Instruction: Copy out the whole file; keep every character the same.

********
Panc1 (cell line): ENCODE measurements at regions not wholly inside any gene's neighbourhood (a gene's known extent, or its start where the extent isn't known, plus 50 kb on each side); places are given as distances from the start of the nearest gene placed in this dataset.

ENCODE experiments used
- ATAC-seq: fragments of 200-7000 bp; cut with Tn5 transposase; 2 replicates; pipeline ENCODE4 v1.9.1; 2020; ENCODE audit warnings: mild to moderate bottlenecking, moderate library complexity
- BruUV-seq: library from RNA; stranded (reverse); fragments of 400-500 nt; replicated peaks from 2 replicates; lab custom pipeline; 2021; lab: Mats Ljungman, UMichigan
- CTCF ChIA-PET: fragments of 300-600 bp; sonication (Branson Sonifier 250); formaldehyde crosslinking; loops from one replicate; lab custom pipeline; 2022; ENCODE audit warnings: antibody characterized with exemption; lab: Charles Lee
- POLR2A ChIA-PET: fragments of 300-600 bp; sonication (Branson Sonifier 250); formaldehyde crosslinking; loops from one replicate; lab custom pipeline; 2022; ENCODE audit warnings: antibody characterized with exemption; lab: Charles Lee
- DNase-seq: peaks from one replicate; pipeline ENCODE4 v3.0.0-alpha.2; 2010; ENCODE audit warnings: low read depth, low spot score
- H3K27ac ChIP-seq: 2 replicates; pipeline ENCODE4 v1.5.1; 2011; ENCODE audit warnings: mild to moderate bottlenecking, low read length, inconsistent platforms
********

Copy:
Panc1 (cell line): ENCODE measurements at regions not wholly inside any gene's neighbourhood (a gene's known extent, or its start where the extent isn't known, plus 50 kb on each side); places are given as distances from the start of the nearest gene placed in this dataset.

ENCODE experiments used
- ATAC-seq: fragments of 200-7000 bp; cut with Tn5 transposase; 2 replicates; pipeline ENCODE4 v1.9.1; 2020; ENCODE audit warnings: mild to moderate bottlenecking, moderate library complexity
- BruUV-seq: library from RNA; stranded (reverse); fragments of 400-500 nt; replicated peaks from 2 replicates; lab custom pipeline; 2021; lab: Mats Ljungman, UMichigan
- CTCF ChIA-PET: fragments of 300-600 bp; sonication (Branson Sonifier 250); formaldehyde crosslinking; loops from one replicate; lab custom pipeline; 2022; ENCODE audit warnings: antibody characterized with exemption; lab: Charles Lee
- POLR2A ChIA-PET: fragments of 300-600 bp; sonication (Branson Sonifier 250); formaldehyde crosslinking; loops from one replicate; lab custom pipeline; 2022; ENCODE audit warnings: antibody characterized with exemption; lab: Charles Lee
- DNase-seq: peaks from one replicate; pipeline ENCODE4 v3.0.0-alpha.2; 2010; ENCODE audit warnings: low read depth, low spot score
- H3K27ac ChIP-seq: 2 replicates; pipeline ENCODE4 v1.5.1; 2011; ENCODE audit warnings: mild to moderate bottlenecking, low read length, inconsistent platforms